However, one of the players the Valencia faithful are probably most excited about is Hugo Guillamón. The San Sebastián-born defender had been named in the travelling squad for numerous matches just prior to the enforced break. Ironically, he made his La Liga debut for Los Che in February at the Aneota stadium in his home city against Real Sociedad.

This quintet definitely has the potential to emulate the Manchester United’s class of 92 given the chance. What is needed is the stabling presence of someone like “Voro” working with them behind the scenes to keep them patient and grounded, but above all prevent them leaving the club they love way too early, like Fran Villalba and Gonzalo Villar recently did.

Valencia could live to regret their decision to let this duo depart in the same way they now rue the missed opportunity they had with Isco.

Finally, there is the case of Carlos Pérez. He is arguably the real jewel in the “Valencia-Mestalla” crown. The potential star from Almàssera has been training with the first team, but has also been reportedly stalling on a renewing a contract (his current one expires at the end of June 2020). Some press releases suggest that he signed a further contract extension in February for one year, whilst other newspaper reports continue to dispute that.

If Valencia do only one piece of business during the enforced lockdown then it should be to work on getting the youngster tied down to a very long term deal.he players are in place with the “B” team to take Valencia forward into the future. Building the team around this local talent must become the mantra for the club when the new norm evolves.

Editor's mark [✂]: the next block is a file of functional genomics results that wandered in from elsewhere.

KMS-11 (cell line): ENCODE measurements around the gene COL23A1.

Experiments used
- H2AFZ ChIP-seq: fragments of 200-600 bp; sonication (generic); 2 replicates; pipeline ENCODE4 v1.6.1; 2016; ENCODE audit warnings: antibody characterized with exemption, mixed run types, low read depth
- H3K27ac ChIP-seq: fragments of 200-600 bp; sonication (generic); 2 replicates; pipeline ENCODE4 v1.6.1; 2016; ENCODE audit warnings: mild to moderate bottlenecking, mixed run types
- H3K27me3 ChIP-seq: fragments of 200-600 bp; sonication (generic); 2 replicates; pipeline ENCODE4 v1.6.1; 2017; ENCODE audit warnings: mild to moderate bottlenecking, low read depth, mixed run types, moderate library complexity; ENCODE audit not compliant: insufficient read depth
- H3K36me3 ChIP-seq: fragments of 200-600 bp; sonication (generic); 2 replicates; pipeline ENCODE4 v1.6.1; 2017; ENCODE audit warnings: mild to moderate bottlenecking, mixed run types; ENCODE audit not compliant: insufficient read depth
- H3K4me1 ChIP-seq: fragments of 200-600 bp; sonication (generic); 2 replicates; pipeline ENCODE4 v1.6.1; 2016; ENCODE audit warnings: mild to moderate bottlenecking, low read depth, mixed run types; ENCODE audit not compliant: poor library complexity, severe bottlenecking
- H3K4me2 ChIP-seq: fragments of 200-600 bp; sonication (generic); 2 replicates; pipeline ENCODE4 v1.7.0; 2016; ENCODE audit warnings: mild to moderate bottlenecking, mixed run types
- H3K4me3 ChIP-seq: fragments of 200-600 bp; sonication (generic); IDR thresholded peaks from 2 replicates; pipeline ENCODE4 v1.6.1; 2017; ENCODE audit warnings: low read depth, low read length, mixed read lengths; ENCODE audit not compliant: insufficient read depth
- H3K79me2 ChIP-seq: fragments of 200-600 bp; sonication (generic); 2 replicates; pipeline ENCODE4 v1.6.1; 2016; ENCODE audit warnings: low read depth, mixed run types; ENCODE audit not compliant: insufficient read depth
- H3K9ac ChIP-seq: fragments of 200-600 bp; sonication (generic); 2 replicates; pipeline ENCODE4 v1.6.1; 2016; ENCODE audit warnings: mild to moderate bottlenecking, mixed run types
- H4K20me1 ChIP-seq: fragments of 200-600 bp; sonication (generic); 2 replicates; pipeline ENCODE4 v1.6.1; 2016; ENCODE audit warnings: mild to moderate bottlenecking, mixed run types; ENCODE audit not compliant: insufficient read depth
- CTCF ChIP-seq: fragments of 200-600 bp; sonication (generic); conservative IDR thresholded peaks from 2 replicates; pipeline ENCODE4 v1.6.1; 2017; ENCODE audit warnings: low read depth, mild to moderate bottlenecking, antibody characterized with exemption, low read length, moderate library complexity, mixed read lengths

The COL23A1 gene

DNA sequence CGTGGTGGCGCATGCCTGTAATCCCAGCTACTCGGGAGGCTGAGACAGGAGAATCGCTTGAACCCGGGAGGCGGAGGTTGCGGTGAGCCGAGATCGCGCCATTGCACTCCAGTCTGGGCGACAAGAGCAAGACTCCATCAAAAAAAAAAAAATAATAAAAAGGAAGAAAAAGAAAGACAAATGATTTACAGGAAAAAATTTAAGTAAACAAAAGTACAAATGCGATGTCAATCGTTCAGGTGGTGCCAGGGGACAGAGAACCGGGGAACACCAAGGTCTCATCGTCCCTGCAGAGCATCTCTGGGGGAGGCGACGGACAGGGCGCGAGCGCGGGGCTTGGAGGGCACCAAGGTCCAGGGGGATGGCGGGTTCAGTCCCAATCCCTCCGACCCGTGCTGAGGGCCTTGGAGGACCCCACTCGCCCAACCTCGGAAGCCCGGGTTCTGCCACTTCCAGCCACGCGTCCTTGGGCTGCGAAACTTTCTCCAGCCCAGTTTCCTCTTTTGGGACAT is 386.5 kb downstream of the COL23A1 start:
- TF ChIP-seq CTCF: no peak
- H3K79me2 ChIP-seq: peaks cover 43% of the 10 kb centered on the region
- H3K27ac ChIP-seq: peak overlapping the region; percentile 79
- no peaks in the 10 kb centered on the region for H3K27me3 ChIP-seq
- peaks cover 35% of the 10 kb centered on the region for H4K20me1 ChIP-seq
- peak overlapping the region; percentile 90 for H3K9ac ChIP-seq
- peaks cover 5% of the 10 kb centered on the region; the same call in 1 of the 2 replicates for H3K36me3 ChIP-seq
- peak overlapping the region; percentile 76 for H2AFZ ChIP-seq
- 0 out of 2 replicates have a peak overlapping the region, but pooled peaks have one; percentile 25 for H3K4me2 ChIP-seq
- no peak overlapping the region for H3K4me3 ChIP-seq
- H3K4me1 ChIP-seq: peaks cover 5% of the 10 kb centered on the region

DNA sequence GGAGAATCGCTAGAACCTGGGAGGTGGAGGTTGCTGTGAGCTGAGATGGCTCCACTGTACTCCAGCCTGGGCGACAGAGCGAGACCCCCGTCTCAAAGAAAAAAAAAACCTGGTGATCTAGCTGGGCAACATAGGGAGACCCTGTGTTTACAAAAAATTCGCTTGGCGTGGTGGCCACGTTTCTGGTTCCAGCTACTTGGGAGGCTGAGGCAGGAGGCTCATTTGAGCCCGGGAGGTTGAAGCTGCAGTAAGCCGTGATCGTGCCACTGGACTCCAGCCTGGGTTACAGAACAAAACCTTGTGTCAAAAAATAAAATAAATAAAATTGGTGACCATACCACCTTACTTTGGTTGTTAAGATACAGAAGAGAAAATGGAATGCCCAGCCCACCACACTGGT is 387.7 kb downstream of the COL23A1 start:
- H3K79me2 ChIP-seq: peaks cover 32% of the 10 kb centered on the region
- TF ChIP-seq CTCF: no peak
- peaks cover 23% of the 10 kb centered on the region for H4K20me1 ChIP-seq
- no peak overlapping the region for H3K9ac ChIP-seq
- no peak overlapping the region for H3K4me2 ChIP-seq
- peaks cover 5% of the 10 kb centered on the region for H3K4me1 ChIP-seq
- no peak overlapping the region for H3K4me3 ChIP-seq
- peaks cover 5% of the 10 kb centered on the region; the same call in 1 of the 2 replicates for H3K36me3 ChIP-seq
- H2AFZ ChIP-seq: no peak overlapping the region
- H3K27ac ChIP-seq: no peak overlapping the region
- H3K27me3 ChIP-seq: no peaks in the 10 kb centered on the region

Levante’s philosophy will undoubtedly remain the same. A tried and tested formula of astute loans and competent journeymen to ensure La Liga status year in, year out. Glue this together with a marquee transfer out every other season like Jefferson Lerma to swell the club’s coffers and keep the financial situation stable. A successful tilt at a European spot in the future would be the icing on the cake.

Finally, ‘24/7 Valencia’ would like to pay tribute to the late Michael Robinson, the Leicester born expat who managed to cross the Anglo-Spanish boundaries better than any. The former Republic of Ireland international passed away at the end of April after a long battle with cancer that had metastasized. He cemented his place in sporting folklore with Spanish fans when celebrating a goal with Osasuna in the Santiago Bernabéu by mimicking a matador. Substituted later in the game, the stadium rose as one to applaud his exit from the field.Some years later, he had just finished interviewing Seve Ballesteros over a lunchtime meal. The pair left the restaurant together and walked onto a Madrid street, soon to be spotted by a group of fans asking for their autographs. Later that night “Robin” (as he was known in Spain) phoned up one of his best friends, Graeme Souness, in an ecstatic mood. Four youngsters had asked for his signature and only one for Seve’s. Such was the esteem he was held in his adopted country.

No one knows what the future holds in these uncertain times. However, one thing that is for sure is that Michael Robinson’s lasting legacy of the positive impression he made on football fans across the world will remain constant for years to come.

John Howden

(Photo Ferran Torres with ’24/7 Valencia’ magazine copyright 24/7 Valencia 2020)